Gatlinburg, TN October 13
Beauty and tragedy were intermingled themes for the last two days. We continued our hiking in numerous areas of the park. We even managed to include two hikes that were primarily flat-quite an accomplishment.
Beauty first. The last two days have been clear with temperatures reaching the mid-70s, although elevation, wind and shade provide for an ever-changing temperature. One of our hikes took us to the top of Clingmans Dome where the park volunteer offered that the vista we saw is only this clear about 25% of the time.
The park that we view, there are hundreds of thousands of acres that are remote and beyond our hiking skills, will have creeks and streams running at a fast pace. The geology is rocky (I will spare the details) so stream beds are dense with rapids and cascades as the water rushes over and around the rocks. The sound of rushing water is pleasant and near constant on hikes. Depending on the elevation, one is hiking in some combination of fir/deciduous trees. Pine smell, rustle of fallen leaves, mixed green/yellow and some red colors mingle among the pathways.
One of our destinations took us to the site of the best preserved stone fences remaining in the park. Lunch today was along the west prong of the Little Pigeon River. We stopped at the Newfound Gap Road overlook twice. Today’s stop at the overlook provided better pictures. At this overlook, you are on the Tennessee-North Carolina state line at just over 5,000 feet above sea level. (Gatlinburg is at about 1500 feet above sea level.) Several of the hikes took us to more waterfalls, pleasant but none of them overwhelming.
Clingmans Dome is the highest peak in Great Smoky National Park at 6,643 feet above sea level. It is the third highest peak east of the Mississippi River. Due to the boundary of the two states crossing the top of Clingmans Dome, it has the joint status of being the highest peak in Tennessee and the third highest in North Carolina. To reach the peak, one drives seven miles up past the Newfound Gap overlook. The last portion is walking one half mile which gains 330 feet in that short distance. Benches are provided for taking a break periodically. At the very top is a circular dome, reached via an inclined, spiral walkway to provide one with a view above the tree tops. You are also warned not to get your expectations too high for a great view as mist, fog, clouds, and rain are present more often than not.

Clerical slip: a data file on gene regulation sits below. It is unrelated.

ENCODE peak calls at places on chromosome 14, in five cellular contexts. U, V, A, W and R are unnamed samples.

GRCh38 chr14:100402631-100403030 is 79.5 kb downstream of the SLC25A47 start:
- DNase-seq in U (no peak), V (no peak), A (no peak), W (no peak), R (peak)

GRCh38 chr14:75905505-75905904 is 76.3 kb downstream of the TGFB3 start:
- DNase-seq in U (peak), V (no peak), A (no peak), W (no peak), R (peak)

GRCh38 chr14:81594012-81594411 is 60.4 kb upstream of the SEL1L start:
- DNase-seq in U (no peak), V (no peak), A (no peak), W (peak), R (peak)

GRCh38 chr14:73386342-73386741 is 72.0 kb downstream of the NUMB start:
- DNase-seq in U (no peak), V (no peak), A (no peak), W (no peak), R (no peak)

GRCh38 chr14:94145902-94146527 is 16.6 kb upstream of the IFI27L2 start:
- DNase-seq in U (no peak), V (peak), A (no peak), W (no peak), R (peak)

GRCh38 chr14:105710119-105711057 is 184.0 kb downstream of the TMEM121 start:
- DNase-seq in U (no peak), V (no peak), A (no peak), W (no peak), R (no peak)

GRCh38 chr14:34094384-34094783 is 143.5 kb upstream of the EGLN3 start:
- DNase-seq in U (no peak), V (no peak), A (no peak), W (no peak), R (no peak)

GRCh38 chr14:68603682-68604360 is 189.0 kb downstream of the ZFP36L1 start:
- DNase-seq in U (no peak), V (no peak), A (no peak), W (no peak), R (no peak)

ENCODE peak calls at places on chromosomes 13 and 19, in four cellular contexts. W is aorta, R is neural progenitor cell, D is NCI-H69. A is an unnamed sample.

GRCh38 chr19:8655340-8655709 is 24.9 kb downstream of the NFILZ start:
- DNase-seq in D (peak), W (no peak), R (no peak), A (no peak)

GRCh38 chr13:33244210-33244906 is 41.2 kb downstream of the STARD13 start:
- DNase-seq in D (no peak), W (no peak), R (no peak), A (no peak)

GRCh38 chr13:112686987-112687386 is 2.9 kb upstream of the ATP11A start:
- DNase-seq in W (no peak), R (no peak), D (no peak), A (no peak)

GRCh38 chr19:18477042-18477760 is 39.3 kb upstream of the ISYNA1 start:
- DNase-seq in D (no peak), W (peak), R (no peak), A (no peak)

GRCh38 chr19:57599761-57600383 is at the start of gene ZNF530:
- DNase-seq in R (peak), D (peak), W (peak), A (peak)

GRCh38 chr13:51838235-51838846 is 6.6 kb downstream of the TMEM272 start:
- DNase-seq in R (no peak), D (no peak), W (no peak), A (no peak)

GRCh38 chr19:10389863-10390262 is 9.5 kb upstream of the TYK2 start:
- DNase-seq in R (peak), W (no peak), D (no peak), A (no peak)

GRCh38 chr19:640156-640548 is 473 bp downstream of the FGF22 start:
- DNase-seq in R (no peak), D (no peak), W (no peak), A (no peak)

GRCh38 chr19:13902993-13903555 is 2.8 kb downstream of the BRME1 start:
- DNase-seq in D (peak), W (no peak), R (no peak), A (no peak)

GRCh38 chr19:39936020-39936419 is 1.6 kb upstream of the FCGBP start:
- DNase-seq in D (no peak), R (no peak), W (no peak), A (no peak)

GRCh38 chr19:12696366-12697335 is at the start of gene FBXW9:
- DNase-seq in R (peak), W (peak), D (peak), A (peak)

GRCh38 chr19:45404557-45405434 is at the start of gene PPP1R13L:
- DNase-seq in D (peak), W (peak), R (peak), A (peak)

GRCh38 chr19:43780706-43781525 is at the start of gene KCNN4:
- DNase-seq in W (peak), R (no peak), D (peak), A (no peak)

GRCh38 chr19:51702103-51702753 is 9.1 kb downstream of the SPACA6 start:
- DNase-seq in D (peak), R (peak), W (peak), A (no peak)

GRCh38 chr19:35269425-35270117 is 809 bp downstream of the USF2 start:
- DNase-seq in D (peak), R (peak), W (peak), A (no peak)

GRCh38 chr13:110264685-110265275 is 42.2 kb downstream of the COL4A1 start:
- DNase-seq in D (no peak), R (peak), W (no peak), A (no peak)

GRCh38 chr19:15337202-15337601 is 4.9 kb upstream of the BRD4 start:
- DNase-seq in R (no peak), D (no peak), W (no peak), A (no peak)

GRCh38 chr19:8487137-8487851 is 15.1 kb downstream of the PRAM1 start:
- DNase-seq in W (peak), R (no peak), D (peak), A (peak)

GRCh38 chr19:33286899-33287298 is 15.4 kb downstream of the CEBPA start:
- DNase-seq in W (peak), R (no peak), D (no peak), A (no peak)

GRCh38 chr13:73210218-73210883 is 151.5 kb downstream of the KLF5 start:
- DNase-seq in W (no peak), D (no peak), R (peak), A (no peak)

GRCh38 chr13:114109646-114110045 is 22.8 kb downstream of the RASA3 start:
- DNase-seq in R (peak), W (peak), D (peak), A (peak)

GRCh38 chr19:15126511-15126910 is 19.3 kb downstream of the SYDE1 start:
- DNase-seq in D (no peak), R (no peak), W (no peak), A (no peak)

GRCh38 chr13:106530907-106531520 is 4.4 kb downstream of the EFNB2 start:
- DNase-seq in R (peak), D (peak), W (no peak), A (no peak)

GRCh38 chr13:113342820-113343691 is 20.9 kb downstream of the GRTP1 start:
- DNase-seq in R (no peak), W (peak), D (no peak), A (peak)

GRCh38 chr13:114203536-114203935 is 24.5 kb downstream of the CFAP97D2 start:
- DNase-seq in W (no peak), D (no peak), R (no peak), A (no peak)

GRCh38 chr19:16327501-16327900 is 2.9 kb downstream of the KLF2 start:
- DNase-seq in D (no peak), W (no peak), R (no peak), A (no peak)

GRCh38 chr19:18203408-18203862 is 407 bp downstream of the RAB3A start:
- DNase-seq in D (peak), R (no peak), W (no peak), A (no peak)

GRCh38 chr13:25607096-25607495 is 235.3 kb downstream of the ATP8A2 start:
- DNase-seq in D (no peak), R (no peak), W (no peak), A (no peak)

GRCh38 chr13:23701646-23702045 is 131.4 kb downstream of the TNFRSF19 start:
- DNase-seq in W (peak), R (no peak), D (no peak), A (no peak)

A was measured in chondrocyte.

Today the 360 degree view was spectacular. Vistas in all directions. Some cumulus clouds in the distance. Fall colors visible in certain valleys. Also visible was the damage caused by the balsam woolly adelgid, an aphid like insect from Europe that is killing vast numbers of Fraser firs, one of the predominant trees at this elevation. The park is one of the few areas in the world where the Fraser fir trees grow wild.
Monday, we drove over the mountains completely to Cherokee NC. This entailed driving the Newfound Gap Road twice, usually at 35 mph. This is a 30 mile journey up and over the mountains but while curvy, most of the turns can be handled at 35 mph. The town of Cherokee is the home of the Eastern Band of the Cherokee Indians, and brought us into the tragedy portion of our two days.
The Cherokee Indians were one of five tribes (Choctaw, Cherokee, Cree, Seminole, and Chickasaw) that were forcibly relocated from the southeastern portion of the US to what is now Oklahoma. This forced relocation is called the “Trail of Tears” due to the number of Indians that died along the way and to the loss of their traditional homeland. (Previously mentioned by us on our Nov. 1, 2013 blog post at Fort Smith Arkansas, near the end of the Trail of Tears.)
Some of the Cherokee managed to hide out here, some snuck back, and a few stayed after renouncing their tribal citizenship before the Trail of Tears took place in 1838. Over time, the US government began to recognize their rights and as they bought back land, a Cherokee reservation was borne in the East.
We stopped at the Museum of the Cherokee Indian, a well-done presentation that covers topics like Indian creation stories, life prior to the arrival of European immigrants, the Trail of Tears, and the development of the current reservation. One panel discussed the role of Indian schools that forcibly removed young boys and girls from their families and educated them to white civilization standards while forbidding Indian language and traditions from being practiced. This continued until the 1920s and 30s. This was a topic we have come across before, as well as understanding from having lived in Carlisle PA for 25 years, home to one of those Indian schools.
The Cherokees were divided among themselves as to the wisdom of accepting the move to Oklahoma. Many did not wish to leave, many others saw no chance to avoid being forced out, and some ended up signing away Cherokee rights even though under tribal custom they did not possess the authority to do so. This led to decades of conflict among the transplanted Indians living in Oklahoma. (Other Cherokee had moved across the Mississippi earlier in the 1800s.) A sad tale but unfortunately only one of many such tales in America relating to the treatment of Native Americans.
Ed and Chris 10 PM